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3 restaurants with a modern spin on meatballs

Bluegold's eggplant "meatballs." Photo by Jen Warren

Your childhood memories of meatballs are probably of beefy orbs atop a bowl of spaghetti. And while those meatballs aren’t hard to find these days, especially with the rise of retro-meets-upscale Italian eateries on California’s culinary scene, a new breed of experimental (and sometimes meat-less) meatballs are also found on restaurant menus throughout Southern California. Here are 3 versions worth trying right now.

Kettner Exchange, San Diego

Kettner Exchange's duck meatball

Kettner Exchange's duck meatball. Photo by Joann Van Noy

To honor the Little Italy location of his stylish Asian-influenced kitchen, head chef Brian Redzikowski came up with the restaurant’s beloved duck meatball. Based on his grandmother’s recipe (no beef, add some grits) and mixed with plenty of onion, garlic, and parsley, they are rolled in panko and cooked in a traditional tomato sauce.

Between Kettner Exchange and sister restaurant Waverly in Cardiff, kitchen staffers roll more than 300 each week. Closed Mondays.

Tuk Tuk Thai, Los Angeles

Shrimp meatballs at Tuk Tuk Thai

Shrimp meatballs at Tuk Tuk Thai. Photo courtesy Tuk Tuk Thai

Sisters Katy Noochlaor and Amanda Maneesilasan, daughters of the original owners of this West L.A. Thai spot, relocated the restaurant last year to Sawtelle Boulevard—one of L.A.’s most iconic streets for Asian food. Their revamped menu has more of a street-food spin, with small plates such as crispy shrimp meatballs.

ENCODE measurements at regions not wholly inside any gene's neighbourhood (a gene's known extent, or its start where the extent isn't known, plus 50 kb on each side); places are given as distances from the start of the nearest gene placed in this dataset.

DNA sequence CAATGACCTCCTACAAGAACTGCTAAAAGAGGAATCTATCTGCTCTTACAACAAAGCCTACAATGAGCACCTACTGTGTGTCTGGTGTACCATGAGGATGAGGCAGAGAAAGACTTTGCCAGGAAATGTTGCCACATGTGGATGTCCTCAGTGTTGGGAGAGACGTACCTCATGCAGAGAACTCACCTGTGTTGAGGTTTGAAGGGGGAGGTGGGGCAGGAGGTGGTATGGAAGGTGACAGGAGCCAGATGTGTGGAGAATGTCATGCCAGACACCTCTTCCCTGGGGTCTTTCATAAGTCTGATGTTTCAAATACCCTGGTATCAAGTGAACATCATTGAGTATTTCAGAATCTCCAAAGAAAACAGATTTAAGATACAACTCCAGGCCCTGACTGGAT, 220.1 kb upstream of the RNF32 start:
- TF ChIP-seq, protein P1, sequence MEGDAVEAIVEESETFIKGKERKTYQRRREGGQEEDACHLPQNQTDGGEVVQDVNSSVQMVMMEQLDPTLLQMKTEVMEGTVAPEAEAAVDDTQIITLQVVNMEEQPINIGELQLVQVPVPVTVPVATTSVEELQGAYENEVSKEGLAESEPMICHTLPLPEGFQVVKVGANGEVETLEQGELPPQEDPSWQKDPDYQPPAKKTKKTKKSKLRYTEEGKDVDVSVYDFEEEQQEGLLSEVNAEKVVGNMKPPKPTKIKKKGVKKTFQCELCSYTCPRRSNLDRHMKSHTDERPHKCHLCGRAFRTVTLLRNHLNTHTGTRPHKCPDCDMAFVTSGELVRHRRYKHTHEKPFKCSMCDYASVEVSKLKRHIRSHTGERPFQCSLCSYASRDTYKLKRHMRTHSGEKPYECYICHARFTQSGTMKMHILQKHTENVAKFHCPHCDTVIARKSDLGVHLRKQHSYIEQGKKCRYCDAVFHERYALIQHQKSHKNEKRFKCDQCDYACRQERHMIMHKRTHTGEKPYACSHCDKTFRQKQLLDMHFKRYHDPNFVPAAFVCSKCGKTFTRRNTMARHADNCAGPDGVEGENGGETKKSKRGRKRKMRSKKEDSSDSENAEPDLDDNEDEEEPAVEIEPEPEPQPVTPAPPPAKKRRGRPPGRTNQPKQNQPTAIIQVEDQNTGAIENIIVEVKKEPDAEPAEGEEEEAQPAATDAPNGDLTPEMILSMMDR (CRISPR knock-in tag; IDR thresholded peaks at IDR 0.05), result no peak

Chef Maneesilasan combines chopped white shrimp with pork fat and spices, including coriander root that she imports frozen from Thailand, for this sextet of seafood spheres. The deep-fried globules arrive atop a heavenly house-made sweet chile dip.

Bluegold, Huntington Beach

This coastal Orange County spot in the Pacific City mall touts its blend of old- and new-world cooking techniques, so it makes sense that corporate chef Jorge Valines points to old-school eggplant Parmesan as the inspiration for his eggplant “meatballs.” Even people who don’t like eggplant might be tempted to try this dish he invented as a “smaller, more convenient approach” to Parm.

For an umami boost, Valines incorporates shiitake and oyster mushrooms and amps up the heartiness factor with a Calabrian chile–San Marzano tomato sauce. The balls are stuffed with Grande fior di latte (mozarella made with fresh whole cow’s milk) and topped with a warm, creamy Burrata. 

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